Article Text

other Versions


Multimodal stepped care approach with acupuncture and PPAR-α agonist palmitoylethanolamide in the treatment of a patient with multiple sclerosis and central neuropathic pain
  1. David J Kopsky1,
  2. Jan M Keppel Hesselink2
  1. 1Institute for Neuropathic Pain, Amsterdam, The Netherlands
  2. 2Institute for Neuropathic Pain, Bosch en Duin, the Netherlands, Department of Molecular Pharmacology, University of Witten Herdecke, Germany
  1. Correspondence to David J Kopsky, Institute for Neuropathic Pain, Vespuccistraat 64-III, 1056 SN Amsterdam, The Netherlands; info{at}


Central neuropathic pain is a common debilitating symptom in patients with multiple sclerosis. Side effects of analgesics often limit reaching therapeutic dosages. In this case report, a 61-year-old woman with chronic central neuropathic pain due to multiple sclerosis is described. Acupuncture could only partly and temporarily reduce the pain. However, after adding the natural compound palmitoylethanolamide, a glial modulator and peroxisome proliferator-activated receptor-α agonist, pain reduction was more pronounced and the interval between acupuncture sessions could be increased. A multimodal stepped care approach is demonstrated, with acupuncture and palmitoylethanolamide both influencing non-neuronal cells, such as activated glial cells, which are key factors in the development and maintenance of neuropathic pain.

Statistics from


We report on a patient with multiple sclerosis (MS) whose neuropathic pain responded only for short periods to acupuncture treatments. However, when palmitoylethanolamide (PEA) was first marketed in the Netherlands and was used in combination with acupuncture, she gained sustained pain relief.

Case report

A 61-year-old woman experienced in July 2003 sudden sight disturbances on the right side, weakening of the right leg and pain in the upper legs and thumbs. In March 2004, after lumbar puncture and MRI scan she was diagnosed with MS. The complaints resolved gradually, except for the pain, which increased progressively. At the end of 2005 her pain had become severe: 8 on the 11-point numerical rating scale (NRS). The prescribed analgesic acetaminophen did not relieve her pain.

In October 2006 the patient came for the first time to our Institute for Neuropathic Pain to be treated with acupuncture. At physical examination the pain in the upper legs appeared to be musculoskeletal, characterised as sore, dull and deep, aggravated by pressure on tender points. For the pain in her thumbs, she scored 4 on the Douleur Neuropathique 4 questionnaire (DN4: total score 10), which indicates that the pain was of neuropathic origin. The characteristics of the pain were tingling, pins and needles, numbness, and aggravation when rubbing or grabbing an object. At that time she did not have any other complaints related to MS. Her only medication was subcutaneous glatiramer acetate (Copaxone) once daily. In 2009 the fine motor skills of her fingers diminished gradually.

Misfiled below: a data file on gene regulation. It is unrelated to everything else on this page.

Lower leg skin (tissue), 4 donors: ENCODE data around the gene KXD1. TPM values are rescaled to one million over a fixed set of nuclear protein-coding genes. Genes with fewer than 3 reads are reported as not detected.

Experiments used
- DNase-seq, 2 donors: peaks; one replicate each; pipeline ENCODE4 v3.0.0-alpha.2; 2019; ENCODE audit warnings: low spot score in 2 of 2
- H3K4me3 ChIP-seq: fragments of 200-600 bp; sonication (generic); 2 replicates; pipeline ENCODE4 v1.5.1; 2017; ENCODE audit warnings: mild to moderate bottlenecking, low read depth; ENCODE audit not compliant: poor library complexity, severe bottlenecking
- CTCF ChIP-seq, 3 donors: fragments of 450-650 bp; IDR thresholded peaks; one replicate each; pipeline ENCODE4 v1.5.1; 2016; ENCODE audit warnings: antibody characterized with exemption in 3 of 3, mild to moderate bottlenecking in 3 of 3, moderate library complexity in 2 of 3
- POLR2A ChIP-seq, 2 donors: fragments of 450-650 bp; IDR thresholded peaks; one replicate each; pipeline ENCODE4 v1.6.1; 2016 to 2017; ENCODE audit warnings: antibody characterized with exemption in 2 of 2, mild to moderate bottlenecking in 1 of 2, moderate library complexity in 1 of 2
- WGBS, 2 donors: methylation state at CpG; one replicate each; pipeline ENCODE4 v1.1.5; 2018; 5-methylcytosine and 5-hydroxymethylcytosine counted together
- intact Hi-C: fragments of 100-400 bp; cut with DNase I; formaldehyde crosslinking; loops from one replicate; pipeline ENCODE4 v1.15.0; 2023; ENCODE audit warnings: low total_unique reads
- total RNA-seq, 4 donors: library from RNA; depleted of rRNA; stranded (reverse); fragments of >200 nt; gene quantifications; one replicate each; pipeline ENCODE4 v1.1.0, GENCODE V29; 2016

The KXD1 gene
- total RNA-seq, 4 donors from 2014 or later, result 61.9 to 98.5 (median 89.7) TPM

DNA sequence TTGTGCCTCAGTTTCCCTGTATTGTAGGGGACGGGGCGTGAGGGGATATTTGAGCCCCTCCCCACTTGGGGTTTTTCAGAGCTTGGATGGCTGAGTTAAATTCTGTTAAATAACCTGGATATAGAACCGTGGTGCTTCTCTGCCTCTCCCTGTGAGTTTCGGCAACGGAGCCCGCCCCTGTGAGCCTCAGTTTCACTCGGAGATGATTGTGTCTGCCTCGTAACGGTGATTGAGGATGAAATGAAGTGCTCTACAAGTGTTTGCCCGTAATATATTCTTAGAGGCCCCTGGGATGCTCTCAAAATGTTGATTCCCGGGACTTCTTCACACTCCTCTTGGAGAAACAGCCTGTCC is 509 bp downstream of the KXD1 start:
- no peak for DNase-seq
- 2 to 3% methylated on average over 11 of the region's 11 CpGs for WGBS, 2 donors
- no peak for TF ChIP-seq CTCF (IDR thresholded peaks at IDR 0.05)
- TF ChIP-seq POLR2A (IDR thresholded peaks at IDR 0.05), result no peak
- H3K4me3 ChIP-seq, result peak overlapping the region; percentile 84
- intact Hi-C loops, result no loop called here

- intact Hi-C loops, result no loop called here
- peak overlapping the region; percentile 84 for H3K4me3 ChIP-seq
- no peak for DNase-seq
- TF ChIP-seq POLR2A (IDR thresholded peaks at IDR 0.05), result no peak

The patient did not experience any clinical pain relief after several types of acupuncture, including traditional Chinese acupuncture and microsystem acupuncture. Pain reduction in the upper legs was only experienced after puncturing local tender points (ah shi point acupuncture). Acupuncture needles (25 mm×0.22 mm) were not stimulated and left in place for 30 min. The neuropathic pain in the thumbs was only reduced after placing two long wrist needles subcutaneously, according to the Chinese Wrist and Ankle acupuncture. In total, four long acupuncture needles (40 mm×0.25 mm) were placed, at position 3 and 4 on the medial and lateral borders of the radius near to the wrist for 30 min. The needles were inserted subcutaneously and completely (up to the handle), parallel with the radius towards the thumb so that the tip of the needle was 1 cun from the wrist. During the insertion no sensations were provoked, such as pain, soreness or tingling. Pain in both the upper legs and the wrists diminished in the following days, from 9 to 3 and 7 to 2, respectively (NRS). However, these effects weakened after time and 3–4 weeks after acupuncture the pain gradually increased again. After 5 weeks she had to return to our clinic for new acupuncture treatments, because the pain was again severe.

In January 2011 PEA (brand name Normast) was introduced into the Dutch market, and in September 2011 into the German market. It has been available as food for medical purposes in Italy and Spain for some years now. To date, nearly 40 clinical trials have been reported, mostly in Italian medical journals. PEA is an endogenous molecule, with anti-inflammatory and analgesic properties and is widely present in humans and other mammals.